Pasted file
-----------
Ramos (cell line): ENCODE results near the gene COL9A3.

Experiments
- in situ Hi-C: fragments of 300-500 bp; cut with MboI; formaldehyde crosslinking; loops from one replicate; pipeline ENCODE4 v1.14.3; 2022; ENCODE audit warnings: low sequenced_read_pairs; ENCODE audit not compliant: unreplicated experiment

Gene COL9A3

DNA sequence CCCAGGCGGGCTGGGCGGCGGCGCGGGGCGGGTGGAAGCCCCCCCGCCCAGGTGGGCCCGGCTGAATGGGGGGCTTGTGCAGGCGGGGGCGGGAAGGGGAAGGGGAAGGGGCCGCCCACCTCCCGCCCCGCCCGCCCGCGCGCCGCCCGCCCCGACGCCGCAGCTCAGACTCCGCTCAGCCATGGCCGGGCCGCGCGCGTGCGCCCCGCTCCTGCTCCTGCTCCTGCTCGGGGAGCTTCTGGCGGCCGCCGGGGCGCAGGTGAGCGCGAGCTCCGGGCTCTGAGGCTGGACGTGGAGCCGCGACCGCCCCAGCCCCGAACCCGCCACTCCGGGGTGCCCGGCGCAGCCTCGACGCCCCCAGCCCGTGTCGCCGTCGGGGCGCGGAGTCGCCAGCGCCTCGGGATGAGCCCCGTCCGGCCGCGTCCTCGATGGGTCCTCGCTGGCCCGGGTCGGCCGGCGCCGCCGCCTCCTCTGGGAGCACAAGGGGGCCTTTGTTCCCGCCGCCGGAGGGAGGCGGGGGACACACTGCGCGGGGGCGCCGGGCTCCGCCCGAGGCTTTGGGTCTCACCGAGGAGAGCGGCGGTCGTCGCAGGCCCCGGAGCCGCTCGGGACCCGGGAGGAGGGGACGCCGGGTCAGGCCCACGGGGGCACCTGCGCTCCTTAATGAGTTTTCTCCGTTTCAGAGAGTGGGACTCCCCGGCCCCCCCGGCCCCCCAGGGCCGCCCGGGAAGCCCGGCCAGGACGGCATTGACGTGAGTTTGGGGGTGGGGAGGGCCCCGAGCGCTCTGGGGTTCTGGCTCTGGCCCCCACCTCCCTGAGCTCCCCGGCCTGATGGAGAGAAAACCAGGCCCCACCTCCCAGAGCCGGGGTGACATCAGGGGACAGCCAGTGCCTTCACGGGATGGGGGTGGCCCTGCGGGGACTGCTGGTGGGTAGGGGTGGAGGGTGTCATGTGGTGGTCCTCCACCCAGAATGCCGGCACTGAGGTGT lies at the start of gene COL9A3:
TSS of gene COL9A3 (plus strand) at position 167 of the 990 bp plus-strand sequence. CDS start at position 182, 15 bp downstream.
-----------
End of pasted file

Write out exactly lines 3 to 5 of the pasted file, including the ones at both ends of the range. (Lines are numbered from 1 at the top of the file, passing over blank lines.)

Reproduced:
- in situ Hi-C: fragments of 300-500 bp; cut with MboI; formaldehyde crosslinking; loops from one replicate; pipeline ENCODE4 v1.14.3; 2022; ENCODE audit warnings: low sequenced_read_pairs; ENCODE audit not compliant: unreplicated experiment

Gene COL9A3

DNA sequence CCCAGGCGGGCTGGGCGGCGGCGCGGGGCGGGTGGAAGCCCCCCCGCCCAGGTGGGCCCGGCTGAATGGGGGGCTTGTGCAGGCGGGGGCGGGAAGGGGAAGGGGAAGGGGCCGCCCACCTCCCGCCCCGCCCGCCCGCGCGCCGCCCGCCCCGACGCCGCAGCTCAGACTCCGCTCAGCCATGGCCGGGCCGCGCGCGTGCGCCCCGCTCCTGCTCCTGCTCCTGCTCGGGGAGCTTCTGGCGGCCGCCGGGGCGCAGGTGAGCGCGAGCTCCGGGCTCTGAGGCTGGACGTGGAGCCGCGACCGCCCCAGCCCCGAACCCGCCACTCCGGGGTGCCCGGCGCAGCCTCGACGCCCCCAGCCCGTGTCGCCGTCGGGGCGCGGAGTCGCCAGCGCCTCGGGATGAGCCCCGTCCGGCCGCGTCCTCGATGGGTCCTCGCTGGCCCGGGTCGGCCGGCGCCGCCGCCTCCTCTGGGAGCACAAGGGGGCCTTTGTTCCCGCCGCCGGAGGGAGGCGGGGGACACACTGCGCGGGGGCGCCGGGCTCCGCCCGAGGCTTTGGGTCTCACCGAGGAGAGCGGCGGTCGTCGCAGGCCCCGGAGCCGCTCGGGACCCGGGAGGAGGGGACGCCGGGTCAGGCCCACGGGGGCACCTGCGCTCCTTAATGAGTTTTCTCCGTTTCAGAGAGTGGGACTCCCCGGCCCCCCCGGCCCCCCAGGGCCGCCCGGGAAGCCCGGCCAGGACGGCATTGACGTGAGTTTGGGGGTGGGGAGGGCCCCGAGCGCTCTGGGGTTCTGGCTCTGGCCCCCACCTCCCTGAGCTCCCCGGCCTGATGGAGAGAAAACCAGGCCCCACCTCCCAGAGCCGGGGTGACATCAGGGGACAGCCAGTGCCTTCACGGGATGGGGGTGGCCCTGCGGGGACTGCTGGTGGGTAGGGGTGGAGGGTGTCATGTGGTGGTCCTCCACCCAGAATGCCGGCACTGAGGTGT lies at the start of gene COL9A3: